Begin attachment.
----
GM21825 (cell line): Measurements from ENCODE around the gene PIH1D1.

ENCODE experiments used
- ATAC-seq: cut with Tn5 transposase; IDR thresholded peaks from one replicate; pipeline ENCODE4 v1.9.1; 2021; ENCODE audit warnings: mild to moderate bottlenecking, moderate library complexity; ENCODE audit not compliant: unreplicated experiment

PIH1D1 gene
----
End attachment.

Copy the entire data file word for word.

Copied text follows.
GM21825 (cell line): Measurements from ENCODE around the gene PIH1D1.

ENCODE experiments used
- ATAC-seq: cut with Tn5 transposase; IDR thresholded peaks from one replicate; pipeline ENCODE4 v1.9.1; 2021; ENCODE audit warnings: mild to moderate bottlenecking, moderate library complexity; ENCODE audit not compliant: unreplicated experiment

PIH1D1 gene